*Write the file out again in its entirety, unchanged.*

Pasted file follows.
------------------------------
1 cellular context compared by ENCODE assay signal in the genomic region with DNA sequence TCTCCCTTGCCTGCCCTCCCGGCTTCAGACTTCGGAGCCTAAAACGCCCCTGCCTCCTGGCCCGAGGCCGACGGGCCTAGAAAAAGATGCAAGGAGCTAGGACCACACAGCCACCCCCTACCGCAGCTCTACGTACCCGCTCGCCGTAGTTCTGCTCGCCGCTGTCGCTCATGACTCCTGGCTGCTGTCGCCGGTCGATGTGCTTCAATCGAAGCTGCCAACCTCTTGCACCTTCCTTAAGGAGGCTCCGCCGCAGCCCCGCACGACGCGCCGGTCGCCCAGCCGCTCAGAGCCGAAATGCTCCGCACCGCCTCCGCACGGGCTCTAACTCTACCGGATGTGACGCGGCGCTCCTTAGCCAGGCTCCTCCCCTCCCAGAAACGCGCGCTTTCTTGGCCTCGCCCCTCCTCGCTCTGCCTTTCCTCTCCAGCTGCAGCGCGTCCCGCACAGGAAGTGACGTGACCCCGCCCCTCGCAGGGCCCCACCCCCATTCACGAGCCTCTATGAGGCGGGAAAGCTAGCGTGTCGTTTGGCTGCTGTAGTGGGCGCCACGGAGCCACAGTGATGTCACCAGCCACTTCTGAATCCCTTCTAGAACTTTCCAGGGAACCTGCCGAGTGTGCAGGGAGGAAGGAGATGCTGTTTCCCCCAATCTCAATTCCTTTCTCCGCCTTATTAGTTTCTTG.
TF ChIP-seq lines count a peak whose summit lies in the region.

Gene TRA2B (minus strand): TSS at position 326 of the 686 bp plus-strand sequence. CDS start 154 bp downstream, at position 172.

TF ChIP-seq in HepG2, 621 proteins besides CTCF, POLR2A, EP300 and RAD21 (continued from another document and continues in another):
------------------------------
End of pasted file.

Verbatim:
1 cellular context compared by ENCODE assay signal in the genomic region with DNA sequence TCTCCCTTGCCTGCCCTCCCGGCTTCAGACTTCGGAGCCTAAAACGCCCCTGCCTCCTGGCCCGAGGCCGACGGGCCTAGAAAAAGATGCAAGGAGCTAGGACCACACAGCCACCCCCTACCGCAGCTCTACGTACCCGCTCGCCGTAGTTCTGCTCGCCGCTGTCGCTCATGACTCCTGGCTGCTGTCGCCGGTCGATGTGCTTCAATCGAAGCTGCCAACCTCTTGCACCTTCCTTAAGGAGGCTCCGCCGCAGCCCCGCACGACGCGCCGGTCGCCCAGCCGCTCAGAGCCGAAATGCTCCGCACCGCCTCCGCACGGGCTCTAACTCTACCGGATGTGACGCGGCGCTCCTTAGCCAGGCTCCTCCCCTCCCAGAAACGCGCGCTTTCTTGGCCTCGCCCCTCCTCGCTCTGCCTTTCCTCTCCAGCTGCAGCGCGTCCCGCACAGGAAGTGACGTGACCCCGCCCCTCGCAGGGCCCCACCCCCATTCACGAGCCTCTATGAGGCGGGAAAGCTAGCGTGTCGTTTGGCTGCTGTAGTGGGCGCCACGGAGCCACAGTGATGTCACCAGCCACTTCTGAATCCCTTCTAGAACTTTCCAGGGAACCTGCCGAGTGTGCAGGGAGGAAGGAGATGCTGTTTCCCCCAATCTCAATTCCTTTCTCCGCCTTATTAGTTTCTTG.
TF ChIP-seq lines count a peak whose summit lies in the region.

Gene TRA2B (minus strand): TSS at position 326 of the 686 bp plus-strand sequence. CDS start 154 bp downstream, at position 172.

TF ChIP-seq in HepG2, 621 proteins besides CTCF, POLR2A, EP300 and RAD21 (continued from another document and continues in another):